Worldwide forest destruction - due to logging, human habitat sprawl, and clearing for crops such as soybeans and palm oil - continues at a net loss of about 13 million hectares each year. Many cleared forests are burned on the site. Meanwhile, trees die or grow slower due to global warming. Declining forests absorb less CO2 and release more carbon.
Drought, heat, and fires
Drought and heat are making forests more susceptible to insects and fire. David Gilbert, with the Commonwealth Scientific and Industrial Research Organisation in Australia, will publish a study this year that shows forests have less biomass and increased mortality in warmer earth conditions.
Due to warmer temperatures, bark beetles have attacked boreal forests in the US, Canada and Russia. In western Canada, where I live, over nine million hectares of pine forest have been devastated by beetles, due to warmer conditions. Stands of simply dryer trees make forests more vulnerable to fire. Carbon, sequestered by forests over centuries, can be released in just a few days by wildfires, as experienced in southern Australia in recent years. Fires are increasing worldwide and now contribute about a third as much atmospheric carbon as burning fossil fuels.
Previous climate projection models expected forests and oceans to absorb much of humanity's carbon pollution. The data now shows, however, that oceans and forests are less effective than the models predicted. The oceans' ability to absorb carbon dioxide has weakened since 1981, due to increased warmth and carbonic acid buildup. Research published this year shows that forests absorb less carbon due to industrial deforestation and forest death caused by the warming.
Deforestation is already responsible for 20 per cent of global warming, and some boreal forests are now transforming from carbon sinks to carbon sources. Dr. J. Michael Waddington at McMaster University in Canada says, "Forests we once hoped would sequester carbon now appear to be a ticking carbon bomb."
Biofuels and soybeans
Climate scientists emphasise the importance of preserving tropical forests, the world's most efficient storehouses of carbon. Unfortunately, tropical forests are being cleared daily to grow biofuels, palm oil, and soybeans. Peter Frumhoff, head of the Union of Concerned Scientists' climate programme equates replacing tropical forests with biofuel plantations to "weatherising your house while keeping your windows open."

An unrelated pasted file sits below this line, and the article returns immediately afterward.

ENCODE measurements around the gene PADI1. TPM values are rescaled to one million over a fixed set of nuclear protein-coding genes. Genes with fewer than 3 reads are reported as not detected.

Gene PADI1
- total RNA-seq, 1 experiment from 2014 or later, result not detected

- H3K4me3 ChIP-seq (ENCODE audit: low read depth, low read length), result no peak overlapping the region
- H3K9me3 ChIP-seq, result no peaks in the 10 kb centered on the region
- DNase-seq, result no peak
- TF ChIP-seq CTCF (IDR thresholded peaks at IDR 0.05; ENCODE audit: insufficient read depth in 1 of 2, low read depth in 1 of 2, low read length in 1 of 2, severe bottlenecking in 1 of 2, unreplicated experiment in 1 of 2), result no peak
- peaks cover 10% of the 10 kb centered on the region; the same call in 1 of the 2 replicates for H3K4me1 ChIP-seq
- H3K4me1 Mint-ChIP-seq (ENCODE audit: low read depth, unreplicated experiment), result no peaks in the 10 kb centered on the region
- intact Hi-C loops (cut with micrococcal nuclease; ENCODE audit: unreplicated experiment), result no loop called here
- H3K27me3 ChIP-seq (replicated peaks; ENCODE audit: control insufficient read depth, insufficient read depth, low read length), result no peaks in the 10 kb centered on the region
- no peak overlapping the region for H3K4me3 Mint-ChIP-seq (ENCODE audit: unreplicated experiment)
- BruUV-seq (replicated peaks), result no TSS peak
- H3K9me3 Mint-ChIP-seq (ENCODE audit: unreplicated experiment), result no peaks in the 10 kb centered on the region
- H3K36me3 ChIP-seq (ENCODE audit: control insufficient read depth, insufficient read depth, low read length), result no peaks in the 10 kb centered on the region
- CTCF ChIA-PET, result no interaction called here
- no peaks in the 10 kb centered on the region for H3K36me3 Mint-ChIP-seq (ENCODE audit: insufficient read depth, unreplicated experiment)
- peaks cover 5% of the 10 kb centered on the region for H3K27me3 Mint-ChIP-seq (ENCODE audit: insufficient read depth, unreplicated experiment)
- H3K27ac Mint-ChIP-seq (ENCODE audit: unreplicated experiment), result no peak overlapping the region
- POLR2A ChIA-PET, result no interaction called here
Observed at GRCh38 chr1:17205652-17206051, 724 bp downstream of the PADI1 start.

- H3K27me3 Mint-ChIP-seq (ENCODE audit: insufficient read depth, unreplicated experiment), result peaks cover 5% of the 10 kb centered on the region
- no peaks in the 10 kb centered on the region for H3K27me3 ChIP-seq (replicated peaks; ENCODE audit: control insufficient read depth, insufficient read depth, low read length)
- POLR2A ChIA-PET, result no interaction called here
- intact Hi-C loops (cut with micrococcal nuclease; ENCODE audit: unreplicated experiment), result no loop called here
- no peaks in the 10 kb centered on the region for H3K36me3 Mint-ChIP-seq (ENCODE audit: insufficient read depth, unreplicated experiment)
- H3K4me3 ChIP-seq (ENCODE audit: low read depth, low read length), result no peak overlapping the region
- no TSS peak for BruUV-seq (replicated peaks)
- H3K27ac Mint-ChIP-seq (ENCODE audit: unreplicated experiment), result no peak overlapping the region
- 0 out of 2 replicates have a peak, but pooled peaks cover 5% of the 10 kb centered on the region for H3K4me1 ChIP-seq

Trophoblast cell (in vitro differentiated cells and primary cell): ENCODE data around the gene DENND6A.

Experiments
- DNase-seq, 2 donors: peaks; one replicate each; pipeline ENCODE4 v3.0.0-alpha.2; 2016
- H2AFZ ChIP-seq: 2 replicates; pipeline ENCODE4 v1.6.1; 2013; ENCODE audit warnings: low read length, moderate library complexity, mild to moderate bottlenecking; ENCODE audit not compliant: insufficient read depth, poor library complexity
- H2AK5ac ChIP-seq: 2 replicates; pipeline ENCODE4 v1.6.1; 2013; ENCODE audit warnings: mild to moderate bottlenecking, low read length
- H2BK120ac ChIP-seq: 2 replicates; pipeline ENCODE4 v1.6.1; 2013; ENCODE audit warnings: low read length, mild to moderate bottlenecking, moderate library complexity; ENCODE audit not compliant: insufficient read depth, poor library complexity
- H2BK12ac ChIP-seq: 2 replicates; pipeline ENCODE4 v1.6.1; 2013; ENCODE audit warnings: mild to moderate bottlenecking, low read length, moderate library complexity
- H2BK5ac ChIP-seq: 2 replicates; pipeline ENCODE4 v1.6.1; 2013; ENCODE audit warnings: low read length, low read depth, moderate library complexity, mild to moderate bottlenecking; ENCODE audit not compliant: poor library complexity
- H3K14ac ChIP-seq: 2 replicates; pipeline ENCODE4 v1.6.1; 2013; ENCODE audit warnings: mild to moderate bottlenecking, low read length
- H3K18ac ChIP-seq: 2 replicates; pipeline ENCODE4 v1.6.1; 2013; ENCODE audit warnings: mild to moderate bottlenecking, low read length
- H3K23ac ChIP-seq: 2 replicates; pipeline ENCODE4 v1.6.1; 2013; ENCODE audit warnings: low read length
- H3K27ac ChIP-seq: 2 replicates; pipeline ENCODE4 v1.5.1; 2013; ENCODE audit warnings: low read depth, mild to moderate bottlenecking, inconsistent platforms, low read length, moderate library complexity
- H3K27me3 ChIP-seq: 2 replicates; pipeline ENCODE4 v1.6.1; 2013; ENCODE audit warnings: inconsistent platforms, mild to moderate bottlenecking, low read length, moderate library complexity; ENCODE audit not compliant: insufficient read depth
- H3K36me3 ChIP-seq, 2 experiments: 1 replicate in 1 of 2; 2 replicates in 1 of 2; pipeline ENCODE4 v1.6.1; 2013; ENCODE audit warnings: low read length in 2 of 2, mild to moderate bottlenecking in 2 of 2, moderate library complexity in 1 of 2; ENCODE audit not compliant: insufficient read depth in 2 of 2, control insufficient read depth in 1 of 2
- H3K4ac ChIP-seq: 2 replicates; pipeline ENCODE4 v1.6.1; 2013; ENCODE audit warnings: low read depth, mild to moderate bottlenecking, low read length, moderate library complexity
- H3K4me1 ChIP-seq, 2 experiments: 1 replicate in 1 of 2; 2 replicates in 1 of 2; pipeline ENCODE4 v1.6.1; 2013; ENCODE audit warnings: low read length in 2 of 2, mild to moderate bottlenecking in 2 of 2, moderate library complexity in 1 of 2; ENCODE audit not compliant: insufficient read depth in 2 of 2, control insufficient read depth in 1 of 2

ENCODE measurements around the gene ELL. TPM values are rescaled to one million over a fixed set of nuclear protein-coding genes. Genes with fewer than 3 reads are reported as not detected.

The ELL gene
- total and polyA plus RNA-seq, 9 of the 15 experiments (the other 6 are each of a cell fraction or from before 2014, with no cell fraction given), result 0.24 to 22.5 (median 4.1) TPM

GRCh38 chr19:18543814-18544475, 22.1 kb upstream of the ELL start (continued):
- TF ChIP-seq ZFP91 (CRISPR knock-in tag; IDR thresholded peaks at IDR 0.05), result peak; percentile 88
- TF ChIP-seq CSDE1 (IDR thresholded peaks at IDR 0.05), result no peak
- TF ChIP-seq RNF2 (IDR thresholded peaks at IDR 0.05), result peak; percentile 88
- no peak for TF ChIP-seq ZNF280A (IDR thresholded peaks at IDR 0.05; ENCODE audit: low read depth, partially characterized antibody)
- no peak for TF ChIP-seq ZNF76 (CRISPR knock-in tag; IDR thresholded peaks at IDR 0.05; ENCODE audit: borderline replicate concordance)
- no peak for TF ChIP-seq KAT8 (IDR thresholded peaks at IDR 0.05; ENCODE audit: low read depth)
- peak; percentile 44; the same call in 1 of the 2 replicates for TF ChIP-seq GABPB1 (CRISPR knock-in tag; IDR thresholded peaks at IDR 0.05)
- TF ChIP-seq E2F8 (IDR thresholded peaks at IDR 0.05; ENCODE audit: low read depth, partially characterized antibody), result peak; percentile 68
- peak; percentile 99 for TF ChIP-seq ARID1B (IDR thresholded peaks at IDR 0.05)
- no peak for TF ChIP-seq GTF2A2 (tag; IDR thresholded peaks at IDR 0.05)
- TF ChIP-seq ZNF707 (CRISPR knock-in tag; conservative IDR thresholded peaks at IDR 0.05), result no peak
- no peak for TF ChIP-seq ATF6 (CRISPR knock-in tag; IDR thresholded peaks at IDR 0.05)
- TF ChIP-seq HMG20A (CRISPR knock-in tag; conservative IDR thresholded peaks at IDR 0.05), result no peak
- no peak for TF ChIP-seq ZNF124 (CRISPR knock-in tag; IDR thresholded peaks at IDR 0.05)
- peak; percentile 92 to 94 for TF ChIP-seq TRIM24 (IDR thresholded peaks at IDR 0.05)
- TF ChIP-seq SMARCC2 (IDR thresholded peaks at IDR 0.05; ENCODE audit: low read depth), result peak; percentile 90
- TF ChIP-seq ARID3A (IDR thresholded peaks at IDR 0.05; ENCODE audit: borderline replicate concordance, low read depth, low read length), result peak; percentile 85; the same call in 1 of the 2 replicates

In Brazil, soybean cropland has been doubling every five years. In Argentina, I have witnessed bulldozers operating like Panzer divisions, levelling and burning forests at the rate of about 200,000 hectares each year. In Indonesia, palm oil production tripled during the 1990s and has tripled again in the last decade. In all cases, forests are destroyed, species go extinct, and indigenous forest communities are displaced into urban slums, all to supply cattle feed, food, and biofuels to rich consumers in industrialised countries.
Holly Gibbs, at Stanford University's Woods Institute for the Environment, has analysed satellite images to track deforestation and climate change. Gibbs' data show that between 1980 and 2000, over 80 per cent of new cropland came from rainforests, most from intact forests, "contrary to what some biofuel proponents have suggested."
"This is a major concern," says Gibbs. "If we run our cars on biofuels produced in the tropics, we are effectively burning rainforests in our gas tanks." She believes that environmental disaster looms "just around the corner without more thoughtful energy policies that consider the ripple effects on tropical forests." Tropical forests and their soils harbour over 340 billion tons of carbon, equivalent to more than 40 years' worth of global carbon dioxide emissions from burning fossil fuels.
The world's leading climatologists met in Copenhagen in March and urged governments to act decisively next December, when they attempt to replace the Kyoto climate treaty. Scientists have observed that global warming and ice melting are proceeding faster than the most extreme scenarios had predicted. The scientists expressed concern that deforestation and shrinking forests could aggravate this trend and lead to runaway global warming.
Climatologists, who once warned that humanity must limit global warming to 2°C to avoid risk of runaway feedback cycles, now believe that such hope is a lost cause. The average Earth climate has warmed by 0.75°C already, and climatologists expect we will reach the 2°C threshold by 2050. According to Chris Jones, of the Hadley Centre in Exeter, UK, such an increase could result in a loss of 20 to 40 per cent of the Amazon rainforest.
"This meeting in Copenhagen may be humanity's last chance to take climate change seriously. Human civilisation is teetering on the brink of the greatest natural disaster in our history: runaway global warming."